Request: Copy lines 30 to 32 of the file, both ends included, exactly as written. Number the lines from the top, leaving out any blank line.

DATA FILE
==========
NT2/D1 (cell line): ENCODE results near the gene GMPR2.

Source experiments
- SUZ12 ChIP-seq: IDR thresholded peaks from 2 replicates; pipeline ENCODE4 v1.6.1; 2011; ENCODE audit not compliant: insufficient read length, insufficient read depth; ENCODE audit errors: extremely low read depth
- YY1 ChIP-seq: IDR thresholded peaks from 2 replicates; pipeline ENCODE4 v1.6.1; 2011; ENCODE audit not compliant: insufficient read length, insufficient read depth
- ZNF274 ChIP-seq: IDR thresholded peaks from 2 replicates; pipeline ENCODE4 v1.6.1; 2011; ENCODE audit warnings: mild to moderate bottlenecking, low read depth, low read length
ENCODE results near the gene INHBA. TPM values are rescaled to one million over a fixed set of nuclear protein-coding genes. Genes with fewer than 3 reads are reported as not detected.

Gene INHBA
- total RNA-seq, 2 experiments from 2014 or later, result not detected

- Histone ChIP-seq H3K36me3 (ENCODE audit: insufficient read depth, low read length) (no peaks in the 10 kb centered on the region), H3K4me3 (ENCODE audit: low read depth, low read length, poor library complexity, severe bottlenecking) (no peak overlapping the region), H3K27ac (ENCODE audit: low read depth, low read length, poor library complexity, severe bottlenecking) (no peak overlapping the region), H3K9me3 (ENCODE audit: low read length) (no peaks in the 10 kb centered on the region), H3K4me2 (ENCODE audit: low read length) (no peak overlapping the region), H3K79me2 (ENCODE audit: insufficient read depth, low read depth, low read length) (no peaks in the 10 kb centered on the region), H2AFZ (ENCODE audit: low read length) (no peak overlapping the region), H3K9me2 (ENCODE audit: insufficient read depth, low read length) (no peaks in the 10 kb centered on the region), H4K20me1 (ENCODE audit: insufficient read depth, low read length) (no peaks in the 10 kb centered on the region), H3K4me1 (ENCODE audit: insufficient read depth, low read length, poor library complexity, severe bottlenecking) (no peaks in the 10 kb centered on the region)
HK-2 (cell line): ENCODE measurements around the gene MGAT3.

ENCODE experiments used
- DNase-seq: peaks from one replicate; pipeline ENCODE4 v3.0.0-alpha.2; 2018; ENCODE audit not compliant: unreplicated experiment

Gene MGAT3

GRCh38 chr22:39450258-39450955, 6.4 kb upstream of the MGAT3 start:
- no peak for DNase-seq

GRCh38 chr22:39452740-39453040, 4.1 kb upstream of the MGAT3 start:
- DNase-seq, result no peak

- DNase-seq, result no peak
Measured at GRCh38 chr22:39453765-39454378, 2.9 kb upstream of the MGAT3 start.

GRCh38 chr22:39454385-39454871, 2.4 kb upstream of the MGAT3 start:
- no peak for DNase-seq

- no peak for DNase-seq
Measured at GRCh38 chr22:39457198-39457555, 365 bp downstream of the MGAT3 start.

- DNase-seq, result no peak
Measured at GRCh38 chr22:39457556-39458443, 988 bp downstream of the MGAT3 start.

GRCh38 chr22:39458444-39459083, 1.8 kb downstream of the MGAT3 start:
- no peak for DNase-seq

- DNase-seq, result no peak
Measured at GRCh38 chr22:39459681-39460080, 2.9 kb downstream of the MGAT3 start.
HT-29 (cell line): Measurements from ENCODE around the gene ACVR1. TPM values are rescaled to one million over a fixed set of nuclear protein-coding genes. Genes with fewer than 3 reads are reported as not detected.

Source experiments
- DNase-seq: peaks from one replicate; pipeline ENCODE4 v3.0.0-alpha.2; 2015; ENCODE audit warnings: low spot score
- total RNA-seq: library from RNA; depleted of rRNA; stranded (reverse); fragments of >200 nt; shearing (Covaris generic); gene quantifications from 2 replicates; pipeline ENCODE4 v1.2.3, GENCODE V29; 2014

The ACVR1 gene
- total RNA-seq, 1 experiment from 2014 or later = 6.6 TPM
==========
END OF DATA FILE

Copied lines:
HT-29 (cell line): Measurements from ENCODE around the gene ACVR1. TPM values are rescaled to one million over a fixed set of nuclear protein-coding genes. Genes with fewer than 3 reads are reported as not detected.

Source experiments
- DNase-seq: peaks from one replicate; pipeline ENCODE4 v3.0.0-alpha.2; 2015; ENCODE audit warnings: low spot score